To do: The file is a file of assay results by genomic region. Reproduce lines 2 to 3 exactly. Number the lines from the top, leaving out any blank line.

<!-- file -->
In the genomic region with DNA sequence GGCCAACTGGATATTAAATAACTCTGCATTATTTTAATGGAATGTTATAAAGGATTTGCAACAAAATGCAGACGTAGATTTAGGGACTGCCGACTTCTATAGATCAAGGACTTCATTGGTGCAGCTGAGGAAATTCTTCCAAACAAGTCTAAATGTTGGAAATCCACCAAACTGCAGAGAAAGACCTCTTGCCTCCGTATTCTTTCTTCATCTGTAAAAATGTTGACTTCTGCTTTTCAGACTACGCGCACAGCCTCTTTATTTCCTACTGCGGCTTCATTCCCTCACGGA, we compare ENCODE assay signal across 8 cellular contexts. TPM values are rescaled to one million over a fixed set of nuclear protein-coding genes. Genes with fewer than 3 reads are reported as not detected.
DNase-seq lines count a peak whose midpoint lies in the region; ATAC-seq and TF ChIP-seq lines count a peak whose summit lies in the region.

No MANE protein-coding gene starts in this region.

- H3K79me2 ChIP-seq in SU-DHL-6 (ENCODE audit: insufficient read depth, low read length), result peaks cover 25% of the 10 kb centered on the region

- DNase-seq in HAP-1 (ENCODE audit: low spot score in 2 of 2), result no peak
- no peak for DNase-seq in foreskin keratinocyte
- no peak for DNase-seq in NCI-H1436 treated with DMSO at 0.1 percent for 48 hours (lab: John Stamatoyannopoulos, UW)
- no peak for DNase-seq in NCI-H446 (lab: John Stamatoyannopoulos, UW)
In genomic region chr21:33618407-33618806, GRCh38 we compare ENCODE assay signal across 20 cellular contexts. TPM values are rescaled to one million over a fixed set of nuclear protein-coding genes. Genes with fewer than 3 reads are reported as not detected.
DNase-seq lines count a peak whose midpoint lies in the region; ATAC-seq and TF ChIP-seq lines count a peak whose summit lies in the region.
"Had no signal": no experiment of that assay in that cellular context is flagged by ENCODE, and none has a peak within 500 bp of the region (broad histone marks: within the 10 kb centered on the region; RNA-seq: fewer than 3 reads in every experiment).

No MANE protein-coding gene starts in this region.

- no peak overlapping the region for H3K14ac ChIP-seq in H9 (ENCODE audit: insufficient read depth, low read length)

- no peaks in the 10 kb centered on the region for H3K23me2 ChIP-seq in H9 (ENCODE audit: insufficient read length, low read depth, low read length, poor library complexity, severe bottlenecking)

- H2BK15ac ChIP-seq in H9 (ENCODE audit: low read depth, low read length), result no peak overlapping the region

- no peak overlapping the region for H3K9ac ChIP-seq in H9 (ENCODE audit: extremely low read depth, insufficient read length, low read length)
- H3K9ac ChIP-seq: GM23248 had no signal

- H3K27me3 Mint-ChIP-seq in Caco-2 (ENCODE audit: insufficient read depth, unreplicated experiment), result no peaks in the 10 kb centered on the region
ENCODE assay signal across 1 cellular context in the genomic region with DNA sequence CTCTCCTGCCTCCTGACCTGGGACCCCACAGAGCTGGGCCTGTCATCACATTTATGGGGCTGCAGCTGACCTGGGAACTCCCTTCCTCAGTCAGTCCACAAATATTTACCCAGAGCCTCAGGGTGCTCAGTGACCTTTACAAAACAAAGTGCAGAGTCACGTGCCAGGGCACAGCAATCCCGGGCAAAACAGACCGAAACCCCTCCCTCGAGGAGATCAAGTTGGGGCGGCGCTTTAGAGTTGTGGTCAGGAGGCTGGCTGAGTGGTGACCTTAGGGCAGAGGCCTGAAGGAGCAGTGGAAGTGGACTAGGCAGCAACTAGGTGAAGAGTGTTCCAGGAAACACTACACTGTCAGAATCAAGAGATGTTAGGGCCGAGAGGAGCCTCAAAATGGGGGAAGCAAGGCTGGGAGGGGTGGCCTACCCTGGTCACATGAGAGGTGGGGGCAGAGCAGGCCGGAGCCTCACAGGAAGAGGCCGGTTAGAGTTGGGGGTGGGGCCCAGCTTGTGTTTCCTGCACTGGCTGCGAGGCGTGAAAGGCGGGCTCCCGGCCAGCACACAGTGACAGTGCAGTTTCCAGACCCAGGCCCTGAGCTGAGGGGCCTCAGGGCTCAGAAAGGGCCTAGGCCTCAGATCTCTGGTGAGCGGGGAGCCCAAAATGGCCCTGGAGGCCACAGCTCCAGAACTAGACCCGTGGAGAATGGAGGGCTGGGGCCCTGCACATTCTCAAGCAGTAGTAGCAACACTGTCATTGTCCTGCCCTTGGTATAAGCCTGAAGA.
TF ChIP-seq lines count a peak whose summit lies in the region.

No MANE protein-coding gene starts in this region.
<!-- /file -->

DNase-seq lines count a peak whose midpoint lies in the region; ATAC-seq and TF ChIP-seq lines count a peak whose summit lies in the region.

No MANE protein-coding gene starts in this region.